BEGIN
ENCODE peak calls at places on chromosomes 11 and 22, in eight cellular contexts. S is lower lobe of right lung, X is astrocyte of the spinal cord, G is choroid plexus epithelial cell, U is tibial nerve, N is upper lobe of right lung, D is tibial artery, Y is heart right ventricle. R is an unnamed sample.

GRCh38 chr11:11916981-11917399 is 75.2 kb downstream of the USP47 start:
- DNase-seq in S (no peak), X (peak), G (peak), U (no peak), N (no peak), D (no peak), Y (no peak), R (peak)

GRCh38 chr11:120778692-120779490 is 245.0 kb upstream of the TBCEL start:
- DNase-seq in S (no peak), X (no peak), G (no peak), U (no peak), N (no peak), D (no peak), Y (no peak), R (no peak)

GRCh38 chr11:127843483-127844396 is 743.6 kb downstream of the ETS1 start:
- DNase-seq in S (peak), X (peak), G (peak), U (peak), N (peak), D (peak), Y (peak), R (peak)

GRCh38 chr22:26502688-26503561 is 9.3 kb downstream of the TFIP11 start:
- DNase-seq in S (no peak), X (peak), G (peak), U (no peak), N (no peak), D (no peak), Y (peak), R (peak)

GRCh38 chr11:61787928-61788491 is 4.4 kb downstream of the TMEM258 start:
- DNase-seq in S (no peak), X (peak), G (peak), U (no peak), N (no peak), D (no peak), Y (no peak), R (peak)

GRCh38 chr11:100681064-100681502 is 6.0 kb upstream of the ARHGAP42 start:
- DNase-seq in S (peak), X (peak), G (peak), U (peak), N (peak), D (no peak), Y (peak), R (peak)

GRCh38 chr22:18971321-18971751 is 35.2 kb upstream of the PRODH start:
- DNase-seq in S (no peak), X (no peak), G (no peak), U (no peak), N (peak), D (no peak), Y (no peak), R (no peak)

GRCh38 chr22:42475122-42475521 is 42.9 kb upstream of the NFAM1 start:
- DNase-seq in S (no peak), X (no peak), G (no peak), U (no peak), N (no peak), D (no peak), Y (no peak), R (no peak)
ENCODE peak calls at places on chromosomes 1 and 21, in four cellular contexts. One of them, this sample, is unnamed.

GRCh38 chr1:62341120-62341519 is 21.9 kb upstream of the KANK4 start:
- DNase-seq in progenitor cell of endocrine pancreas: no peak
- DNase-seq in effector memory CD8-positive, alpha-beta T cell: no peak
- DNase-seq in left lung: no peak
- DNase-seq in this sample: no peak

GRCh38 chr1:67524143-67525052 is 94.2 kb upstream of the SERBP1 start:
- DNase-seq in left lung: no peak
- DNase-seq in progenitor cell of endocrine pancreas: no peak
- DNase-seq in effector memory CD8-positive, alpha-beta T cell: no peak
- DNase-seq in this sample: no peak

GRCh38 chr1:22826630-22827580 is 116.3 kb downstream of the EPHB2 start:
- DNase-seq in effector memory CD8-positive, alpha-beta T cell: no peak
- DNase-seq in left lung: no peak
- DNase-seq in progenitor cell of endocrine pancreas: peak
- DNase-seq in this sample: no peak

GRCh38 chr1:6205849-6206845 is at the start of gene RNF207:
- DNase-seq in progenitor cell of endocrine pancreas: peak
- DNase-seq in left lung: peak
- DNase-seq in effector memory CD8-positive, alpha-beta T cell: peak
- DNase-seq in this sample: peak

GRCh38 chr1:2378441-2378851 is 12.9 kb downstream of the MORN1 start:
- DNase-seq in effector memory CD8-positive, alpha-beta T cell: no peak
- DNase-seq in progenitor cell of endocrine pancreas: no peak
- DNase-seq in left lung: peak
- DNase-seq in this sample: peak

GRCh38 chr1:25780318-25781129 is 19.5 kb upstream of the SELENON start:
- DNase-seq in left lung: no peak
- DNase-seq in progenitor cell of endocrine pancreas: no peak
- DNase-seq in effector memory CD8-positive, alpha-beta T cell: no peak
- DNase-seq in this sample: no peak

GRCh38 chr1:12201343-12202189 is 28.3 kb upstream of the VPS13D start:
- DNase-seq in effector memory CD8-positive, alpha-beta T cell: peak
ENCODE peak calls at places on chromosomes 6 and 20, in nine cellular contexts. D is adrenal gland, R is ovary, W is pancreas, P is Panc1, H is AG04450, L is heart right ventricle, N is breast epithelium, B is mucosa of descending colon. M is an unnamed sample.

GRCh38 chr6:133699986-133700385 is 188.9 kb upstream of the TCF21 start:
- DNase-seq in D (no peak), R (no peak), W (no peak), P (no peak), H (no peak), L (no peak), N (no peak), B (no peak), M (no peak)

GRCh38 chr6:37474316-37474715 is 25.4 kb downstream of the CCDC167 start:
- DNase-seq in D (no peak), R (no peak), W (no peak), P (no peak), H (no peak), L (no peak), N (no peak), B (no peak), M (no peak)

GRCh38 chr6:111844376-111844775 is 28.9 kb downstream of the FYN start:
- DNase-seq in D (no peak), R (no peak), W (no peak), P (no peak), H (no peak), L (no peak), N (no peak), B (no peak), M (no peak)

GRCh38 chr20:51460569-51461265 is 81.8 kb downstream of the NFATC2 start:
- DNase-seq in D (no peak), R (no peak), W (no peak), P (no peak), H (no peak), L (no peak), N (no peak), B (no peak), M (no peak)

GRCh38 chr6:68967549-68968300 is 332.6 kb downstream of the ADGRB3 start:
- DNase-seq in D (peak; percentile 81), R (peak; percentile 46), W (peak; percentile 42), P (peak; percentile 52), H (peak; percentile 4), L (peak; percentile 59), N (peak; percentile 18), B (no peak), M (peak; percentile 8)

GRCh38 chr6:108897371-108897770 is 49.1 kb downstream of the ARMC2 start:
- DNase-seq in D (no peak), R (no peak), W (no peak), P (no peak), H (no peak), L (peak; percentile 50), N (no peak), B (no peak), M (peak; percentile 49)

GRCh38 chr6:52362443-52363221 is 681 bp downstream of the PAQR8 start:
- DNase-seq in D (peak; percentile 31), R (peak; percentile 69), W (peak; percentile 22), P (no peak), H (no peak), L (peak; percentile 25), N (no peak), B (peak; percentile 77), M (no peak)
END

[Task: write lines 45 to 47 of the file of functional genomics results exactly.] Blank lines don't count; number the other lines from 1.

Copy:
- DNase-seq in left lung: no peak
- DNase-seq in progenitor cell of endocrine pancreas: no peak
- DNase-seq in effector memory CD8-positive, alpha-beta T cell: no peak